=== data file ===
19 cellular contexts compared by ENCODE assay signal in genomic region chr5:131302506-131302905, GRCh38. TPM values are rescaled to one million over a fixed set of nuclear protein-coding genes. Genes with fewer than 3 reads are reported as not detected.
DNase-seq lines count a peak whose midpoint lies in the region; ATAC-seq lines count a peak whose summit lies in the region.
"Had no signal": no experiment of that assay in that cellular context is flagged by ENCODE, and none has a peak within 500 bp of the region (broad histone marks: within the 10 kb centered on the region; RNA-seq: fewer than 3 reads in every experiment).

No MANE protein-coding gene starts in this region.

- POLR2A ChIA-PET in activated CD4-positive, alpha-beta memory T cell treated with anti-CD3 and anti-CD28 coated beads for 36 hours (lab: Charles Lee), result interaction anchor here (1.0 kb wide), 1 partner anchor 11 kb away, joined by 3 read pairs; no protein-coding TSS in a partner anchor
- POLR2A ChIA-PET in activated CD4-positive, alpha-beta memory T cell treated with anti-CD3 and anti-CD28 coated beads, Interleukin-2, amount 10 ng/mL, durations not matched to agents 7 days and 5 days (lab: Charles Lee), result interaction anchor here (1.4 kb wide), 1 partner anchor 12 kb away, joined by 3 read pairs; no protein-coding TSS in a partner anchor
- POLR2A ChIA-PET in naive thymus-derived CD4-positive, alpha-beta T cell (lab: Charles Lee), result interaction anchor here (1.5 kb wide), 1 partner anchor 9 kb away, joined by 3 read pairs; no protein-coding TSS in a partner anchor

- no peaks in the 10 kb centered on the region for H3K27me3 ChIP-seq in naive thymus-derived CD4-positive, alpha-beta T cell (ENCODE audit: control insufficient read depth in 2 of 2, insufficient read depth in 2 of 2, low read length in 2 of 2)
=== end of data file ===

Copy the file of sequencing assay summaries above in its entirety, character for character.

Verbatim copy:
19 cellular contexts compared by ENCODE assay signal in genomic region chr5:131302506-131302905, GRCh38. TPM values are rescaled to one million over a fixed set of nuclear protein-coding genes. Genes with fewer than 3 reads are reported as not detected.
DNase-seq lines count a peak whose midpoint lies in the region; ATAC-seq lines count a peak whose summit lies in the region.
"Had no signal": no experiment of that assay in that cellular context is flagged by ENCODE, and none has a peak within 500 bp of the region (broad histone marks: within the 10 kb centered on the region; RNA-seq: fewer than 3 reads in every experiment).

No MANE protein-coding gene starts in this region.

- POLR2A ChIA-PET in activated CD4-positive, alpha-beta memory T cell treated with anti-CD3 and anti-CD28 coated beads for 36 hours (lab: Charles Lee), result interaction anchor here (1.0 kb wide), 1 partner anchor 11 kb away, joined by 3 read pairs; no protein-coding TSS in a partner anchor
- POLR2A ChIA-PET in activated CD4-positive, alpha-beta memory T cell treated with anti-CD3 and anti-CD28 coated beads, Interleukin-2, amount 10 ng/mL, durations not matched to agents 7 days and 5 days (lab: Charles Lee), result interaction anchor here (1.4 kb wide), 1 partner anchor 12 kb away, joined by 3 read pairs; no protein-coding TSS in a partner anchor
- POLR2A ChIA-PET in naive thymus-derived CD4-positive, alpha-beta T cell (lab: Charles Lee), result interaction anchor here (1.5 kb wide), 1 partner anchor 9 kb away, joined by 3 read pairs; no protein-coding TSS in a partner anchor

- no peaks in the 10 kb centered on the region for H3K27me3 ChIP-seq in naive thymus-derived CD4-positive, alpha-beta T cell (ENCODE audit: control insufficient read depth in 2 of 2, insufficient read depth in 2 of 2, low read length in 2 of 2)